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Net Neutrality Articles

Did Barack Dodge the Net Neutrality Question?

Senator and Presidential candidate Barack Obama (D-IL) was expected to field a question about Network Neutrality today during a live video stream via MTV and MySpace from Coe College, in Cedar Rapids, Iowa. Doing so, according to supporters would bring the issue to the campaign table officially. If they were waiting for it, they were disappointed.

Senators Call For Net Neutrality Hearing
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Senators Bryon Dorgan (D-ND) and Olympia Snowe (R-Maine) sent a letter today to Sen. Daniel Inouye, chairman of the Senate Commerce Committee, calling for a hearing to discuss phone and cable companies’ recent discrimination against content on their networks, and whether current regulatory protections are enough.

Comcast Impersonates China and Gnutella, Too

Some of the uproar last week was regarding Comcast’s blocking of BitTorrent traffic, a move that, by itself raised concerns about the power over content and packets the cable company was usurping. Over the weekend it came to light that Comcast not only blocked BitTorrent, but also Gnutella and Lotus Notes.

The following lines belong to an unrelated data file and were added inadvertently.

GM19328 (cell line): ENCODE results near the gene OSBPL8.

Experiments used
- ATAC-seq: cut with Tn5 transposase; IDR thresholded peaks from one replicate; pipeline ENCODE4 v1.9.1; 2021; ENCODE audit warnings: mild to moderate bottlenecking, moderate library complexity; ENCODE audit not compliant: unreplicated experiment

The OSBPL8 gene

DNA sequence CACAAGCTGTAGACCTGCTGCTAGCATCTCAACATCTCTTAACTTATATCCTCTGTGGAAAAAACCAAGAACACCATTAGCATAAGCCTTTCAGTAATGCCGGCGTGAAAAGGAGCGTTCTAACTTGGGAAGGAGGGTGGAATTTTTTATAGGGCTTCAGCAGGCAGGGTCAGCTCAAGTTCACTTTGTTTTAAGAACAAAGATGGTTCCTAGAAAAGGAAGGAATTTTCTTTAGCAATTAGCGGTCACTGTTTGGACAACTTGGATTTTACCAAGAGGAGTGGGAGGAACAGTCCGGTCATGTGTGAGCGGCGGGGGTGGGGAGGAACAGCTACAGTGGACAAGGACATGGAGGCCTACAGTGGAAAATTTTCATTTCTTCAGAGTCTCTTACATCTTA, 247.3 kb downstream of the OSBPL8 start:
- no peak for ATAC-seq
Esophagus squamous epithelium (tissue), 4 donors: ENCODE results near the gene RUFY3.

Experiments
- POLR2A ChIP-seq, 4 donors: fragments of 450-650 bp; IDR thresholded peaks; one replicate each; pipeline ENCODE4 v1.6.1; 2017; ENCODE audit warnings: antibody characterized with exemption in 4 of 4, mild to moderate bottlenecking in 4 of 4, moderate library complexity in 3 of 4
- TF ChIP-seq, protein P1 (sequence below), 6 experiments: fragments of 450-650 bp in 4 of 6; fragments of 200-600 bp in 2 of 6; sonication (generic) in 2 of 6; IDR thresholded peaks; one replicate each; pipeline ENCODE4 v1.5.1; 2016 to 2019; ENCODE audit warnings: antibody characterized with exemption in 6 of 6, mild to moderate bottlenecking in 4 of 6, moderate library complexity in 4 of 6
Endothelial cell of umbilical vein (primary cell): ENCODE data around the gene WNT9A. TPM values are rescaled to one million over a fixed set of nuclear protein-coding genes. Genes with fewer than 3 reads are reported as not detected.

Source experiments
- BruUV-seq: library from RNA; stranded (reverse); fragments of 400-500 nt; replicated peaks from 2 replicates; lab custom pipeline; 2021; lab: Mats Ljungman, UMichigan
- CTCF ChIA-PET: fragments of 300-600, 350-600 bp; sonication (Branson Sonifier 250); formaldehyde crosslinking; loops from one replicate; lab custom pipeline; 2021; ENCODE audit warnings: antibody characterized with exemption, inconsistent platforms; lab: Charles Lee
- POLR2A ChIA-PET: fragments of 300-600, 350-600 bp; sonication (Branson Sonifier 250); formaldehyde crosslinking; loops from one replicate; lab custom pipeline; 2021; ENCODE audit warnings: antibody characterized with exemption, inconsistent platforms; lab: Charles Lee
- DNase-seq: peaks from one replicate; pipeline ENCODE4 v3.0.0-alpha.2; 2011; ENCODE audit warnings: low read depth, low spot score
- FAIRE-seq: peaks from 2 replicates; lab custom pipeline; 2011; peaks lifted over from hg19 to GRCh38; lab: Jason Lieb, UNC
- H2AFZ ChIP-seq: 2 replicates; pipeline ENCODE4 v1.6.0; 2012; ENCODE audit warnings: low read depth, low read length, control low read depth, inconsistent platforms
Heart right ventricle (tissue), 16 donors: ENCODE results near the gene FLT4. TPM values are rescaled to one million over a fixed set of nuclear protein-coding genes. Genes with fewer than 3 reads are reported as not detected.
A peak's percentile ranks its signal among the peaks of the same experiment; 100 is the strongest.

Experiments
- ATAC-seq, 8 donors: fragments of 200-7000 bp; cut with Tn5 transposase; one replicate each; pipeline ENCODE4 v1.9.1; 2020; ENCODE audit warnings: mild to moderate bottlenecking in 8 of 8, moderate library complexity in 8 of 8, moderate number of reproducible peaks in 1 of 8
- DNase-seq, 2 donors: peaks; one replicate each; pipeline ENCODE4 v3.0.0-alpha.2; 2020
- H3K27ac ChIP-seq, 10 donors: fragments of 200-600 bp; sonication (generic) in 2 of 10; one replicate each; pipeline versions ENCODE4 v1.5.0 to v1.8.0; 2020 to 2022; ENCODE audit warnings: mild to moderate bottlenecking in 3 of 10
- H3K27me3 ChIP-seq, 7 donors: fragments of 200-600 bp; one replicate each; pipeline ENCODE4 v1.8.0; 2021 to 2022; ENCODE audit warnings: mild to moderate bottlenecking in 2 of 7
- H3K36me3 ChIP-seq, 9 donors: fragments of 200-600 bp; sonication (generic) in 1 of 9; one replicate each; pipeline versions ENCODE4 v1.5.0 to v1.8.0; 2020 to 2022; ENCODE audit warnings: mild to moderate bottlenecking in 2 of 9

Net Neutrality, Now With Less Spin

Have the telecoms and cable companies just abandoned the Net Neutrality fight altogether? It used to be they staged aggressive rhetoric battles, created questionable studies, and pretended to honor Net Neutrality on their own – without legislation.

A Neutral Net Will Save The Watchdogs

Something is starkly wrong when diametrically opposed ideologues join hands in public to protest something else. That something wrong, in a nutshell: the government and communications companies working in concert to erode the freedoms that made our country great.